Baseman, Gary 1960-

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BASEMAN, Gary 1960-


Born 1960; son of Ben (an electrician) and Naomi (a head bakery salesperson) Baseman; married Mel Williges (an illustrator), 1983. Education: University of California, Los Angeles, graduate.


Home—Hancock Park, CA. E-mail[email protected].


Artist, film producer, toy designer, and humorist. Executive producer of Disney television program and film Teacher's Pet; freelance designer for such clients as Nike, Chili's, Gatorade, Mercedes-Benz, Labatt, and Thomas Cook. Exhibitions: Work included in permanent collections at National Portrait Gallery, Washington, DC, and Museum of Modern Art, Rome, Italy. Baseman's art has been displayed in New York, Los Angeles, Rome, and Tokyo.


Phi Beta Kappa.


Three-time Emmy Award winner for Teacher's Pet; named among 100 Most Creative People in Entertainment by Entertainment Weekly.


(Illustrator) William H. Hooks, A Dozen Dizzy Dogs, Bantam (New York, NY), 1990.

(And illustrator) Dumb Luck (collected works), Chronicle (San Francisco, CA), 2004.

(Illustrator) John Harris, Strong Stuff: Herakles and His Labors, J. Paul Getty Museum (Los Angeles, CA), 2005.

Contributor of illustrations to periodicals, including New Yorker, Time, New York Times, and Rolling Stone.


Gary Baseman is the award-winning creator and executive producer of Teacher's Pet, a Disney television show featuring a dog who decides to disguise himself as a boy so he can go to school. He is also a designer and an illustrator of children's books and of board games such as Cranium. Baseman "has the magical ability to look into the minds of cute little cartoon animals and masterfully paint their feverish, unsettled dreams," Matt Groening told Anne Burke in UCLA Magazine. As an artist, Baseman defines himself as an advocate of "pervasive art," which he explains is "art that has a cohesive style and message but which crosses traditional boundaries between the worlds of fine art and commerce," according to Burke. This focus has led Baseman to create images and ideas that have qualities of fine art yet have a commercial-oriented, mass appeal. A large-format collection showcasing many examples of Baseman's independent artwork was published in 2004 under the title Dumb Luck; it was praised by Booklist contributor Gordon Flagg as a "dazzling volume [that] attests to Baseman's success."

Although Baseman illustrated his first children's book in 1990, it took some time for him to get into the children's entertainment market. As he explained to Steven Heller in Print, it was seven years after he completed his first pilot that he finally saw Teacher's Pet reach the airwaves. "In creating a TV series, storytelling is everything," the artist told Heller. "I love funny drawings. [But] with interesting visuals alone, you can capture someone's attention only for a moment." Baseman's unique approach ultimately caught the attention of viewers and critics alike; he went on to win three Emmy awards for his work on the cartoon series, and Teacher's Pet went on to become a full-length animated movie featuring the voice of Tony award-winner Nathan Lane as Spot, the dog.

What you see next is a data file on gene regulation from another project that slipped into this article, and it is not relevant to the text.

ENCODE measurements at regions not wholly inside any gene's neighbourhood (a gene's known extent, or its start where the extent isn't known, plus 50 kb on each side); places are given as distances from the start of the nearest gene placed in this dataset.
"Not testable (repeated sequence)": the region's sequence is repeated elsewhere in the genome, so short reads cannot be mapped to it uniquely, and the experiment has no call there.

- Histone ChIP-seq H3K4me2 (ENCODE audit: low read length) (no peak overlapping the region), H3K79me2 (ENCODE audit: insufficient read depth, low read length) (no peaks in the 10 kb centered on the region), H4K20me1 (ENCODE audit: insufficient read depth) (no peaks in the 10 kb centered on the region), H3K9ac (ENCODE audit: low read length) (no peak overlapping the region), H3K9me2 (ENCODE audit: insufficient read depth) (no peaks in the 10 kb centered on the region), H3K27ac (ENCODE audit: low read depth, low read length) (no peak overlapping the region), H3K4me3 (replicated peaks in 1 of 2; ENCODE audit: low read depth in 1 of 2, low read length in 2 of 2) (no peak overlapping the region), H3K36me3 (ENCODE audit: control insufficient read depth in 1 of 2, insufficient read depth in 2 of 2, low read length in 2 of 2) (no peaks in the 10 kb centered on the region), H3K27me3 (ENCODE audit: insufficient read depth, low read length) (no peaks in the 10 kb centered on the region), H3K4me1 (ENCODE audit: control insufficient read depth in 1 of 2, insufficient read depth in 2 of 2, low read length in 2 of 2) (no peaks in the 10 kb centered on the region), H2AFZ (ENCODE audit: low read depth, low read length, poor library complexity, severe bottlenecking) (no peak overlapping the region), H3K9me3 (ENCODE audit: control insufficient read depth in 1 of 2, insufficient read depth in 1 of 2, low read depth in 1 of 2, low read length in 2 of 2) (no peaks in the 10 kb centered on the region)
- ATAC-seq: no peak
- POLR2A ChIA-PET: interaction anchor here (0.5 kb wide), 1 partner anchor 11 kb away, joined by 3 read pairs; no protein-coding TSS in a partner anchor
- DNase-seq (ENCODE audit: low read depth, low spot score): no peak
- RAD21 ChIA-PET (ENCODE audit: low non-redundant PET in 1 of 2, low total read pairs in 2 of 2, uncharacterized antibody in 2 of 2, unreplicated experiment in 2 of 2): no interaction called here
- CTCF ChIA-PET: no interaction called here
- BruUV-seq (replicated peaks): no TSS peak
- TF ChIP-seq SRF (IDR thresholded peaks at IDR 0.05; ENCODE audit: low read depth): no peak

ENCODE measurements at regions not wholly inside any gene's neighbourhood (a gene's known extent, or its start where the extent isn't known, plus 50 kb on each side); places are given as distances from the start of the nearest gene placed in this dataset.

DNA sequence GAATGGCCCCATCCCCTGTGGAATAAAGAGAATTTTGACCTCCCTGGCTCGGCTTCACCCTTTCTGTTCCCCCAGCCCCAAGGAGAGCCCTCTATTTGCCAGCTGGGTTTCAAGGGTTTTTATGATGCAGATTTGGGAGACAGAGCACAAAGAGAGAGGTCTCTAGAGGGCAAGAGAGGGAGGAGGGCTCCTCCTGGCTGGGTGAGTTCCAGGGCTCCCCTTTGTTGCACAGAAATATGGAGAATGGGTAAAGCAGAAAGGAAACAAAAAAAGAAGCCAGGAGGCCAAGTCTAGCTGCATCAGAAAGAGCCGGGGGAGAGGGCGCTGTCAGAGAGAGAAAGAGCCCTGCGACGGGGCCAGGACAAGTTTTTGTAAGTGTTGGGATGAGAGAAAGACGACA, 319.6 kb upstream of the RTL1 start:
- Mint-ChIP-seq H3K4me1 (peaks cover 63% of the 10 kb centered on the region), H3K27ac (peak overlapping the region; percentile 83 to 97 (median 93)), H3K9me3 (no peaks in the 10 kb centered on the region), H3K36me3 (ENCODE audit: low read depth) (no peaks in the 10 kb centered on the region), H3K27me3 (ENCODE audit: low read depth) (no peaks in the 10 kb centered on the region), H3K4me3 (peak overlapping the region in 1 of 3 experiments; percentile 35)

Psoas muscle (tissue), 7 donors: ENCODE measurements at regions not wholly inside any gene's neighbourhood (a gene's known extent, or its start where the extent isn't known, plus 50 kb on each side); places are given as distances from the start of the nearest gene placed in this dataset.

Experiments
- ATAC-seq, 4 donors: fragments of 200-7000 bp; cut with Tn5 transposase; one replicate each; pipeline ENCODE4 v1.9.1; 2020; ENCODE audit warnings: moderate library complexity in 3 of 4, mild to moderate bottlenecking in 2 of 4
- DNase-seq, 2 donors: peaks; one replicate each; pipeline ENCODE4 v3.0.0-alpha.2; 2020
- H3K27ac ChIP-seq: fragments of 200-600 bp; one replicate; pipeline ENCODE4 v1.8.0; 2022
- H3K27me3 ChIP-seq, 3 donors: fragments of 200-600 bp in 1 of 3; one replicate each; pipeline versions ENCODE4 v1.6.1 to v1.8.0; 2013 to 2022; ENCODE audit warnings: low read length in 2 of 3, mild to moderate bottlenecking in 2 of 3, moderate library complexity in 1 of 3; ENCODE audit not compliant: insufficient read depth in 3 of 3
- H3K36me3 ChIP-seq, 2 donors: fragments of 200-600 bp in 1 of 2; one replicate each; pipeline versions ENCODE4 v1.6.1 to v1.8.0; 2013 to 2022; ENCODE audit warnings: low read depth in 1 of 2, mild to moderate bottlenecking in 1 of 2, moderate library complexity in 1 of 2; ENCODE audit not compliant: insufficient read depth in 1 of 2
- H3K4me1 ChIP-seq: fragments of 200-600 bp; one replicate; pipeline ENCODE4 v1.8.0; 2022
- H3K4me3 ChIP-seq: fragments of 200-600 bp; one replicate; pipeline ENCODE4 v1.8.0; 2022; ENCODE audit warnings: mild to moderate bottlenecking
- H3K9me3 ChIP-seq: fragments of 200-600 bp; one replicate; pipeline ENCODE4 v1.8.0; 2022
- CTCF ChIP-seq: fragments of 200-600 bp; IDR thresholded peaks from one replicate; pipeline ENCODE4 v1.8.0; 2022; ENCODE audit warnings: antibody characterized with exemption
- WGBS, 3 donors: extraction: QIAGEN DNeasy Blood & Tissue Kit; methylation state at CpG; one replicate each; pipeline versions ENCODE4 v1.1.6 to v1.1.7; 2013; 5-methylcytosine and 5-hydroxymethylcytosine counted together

After Teacher's Pet went off the air, Baseman continued in a variety of creative endeavors, including creating illustrations for John Harris's retelling of Greek myths in Strong Stuff: Herakles and His Labors. A Kirkus Reviews contributor wrote of the book that "Baseman matches Harris's breezy tone with big, cartoony scenes." School Library Journal critic Judith Constantinides felt that, although the illustrations are cartoonish, they "faithfully reproduce the salient points of each incident," while Booklist critic Gillian Engberg deemed Baseman's "wildly colored, energetic" cartoons "hilarious and instantly accessible."



Booklist, May 15, 2004, Gordon Flagg, review of Dumb Luck, p. 1587; November 15, 2005, Gillian Engberg, review of Strong Stuff: Herakles and His Labors, p. 39.

Choice, October, 2004, R.M. Labuz, review of Dumb Luck, p. 179.

Fast Company, April, 2004, Lucas Conley, "60 Seconds with Gary Baseman," p. 41.

Kirkus Reviews, August 15, 2005, review of Strong Stuff, p. 915.

Library Journal, May 1, 2004, David A. Beronia, review of Dumb Luck, p. 104.

Los Angeles Magazine, August, 1999, R.J. Smith, "Graphic Artist," p. 32; January, 2004, Robert Ito, "Zoo Revue," p. 22.

Print, January, 2001, Steven Heller, "Back Talk," p. 36.

Publishers Weekly, September 5, 2005, review of Strong Stuff, p. 62.

School Library Journal, May, 1991, April L. Judge, review of A Dozen Dizzy Dogs, p. 74; November, 2005, Judith Constantinides, review of Strong Stuff, p. 116.

Seventeen, February, 2004, Anne Telford, review of Dumb Luck, p. 197.

Time, February 2, 2004, Richard Corliss, "Best in Show," p. 73.

UCLA Magazine, winter, 2004, Anne Burke, "Off the Wall."


Cranium Web site, (November 6, 2006), profile of Baseman.

Gary Baseman Home Page, (November 6, 2006).*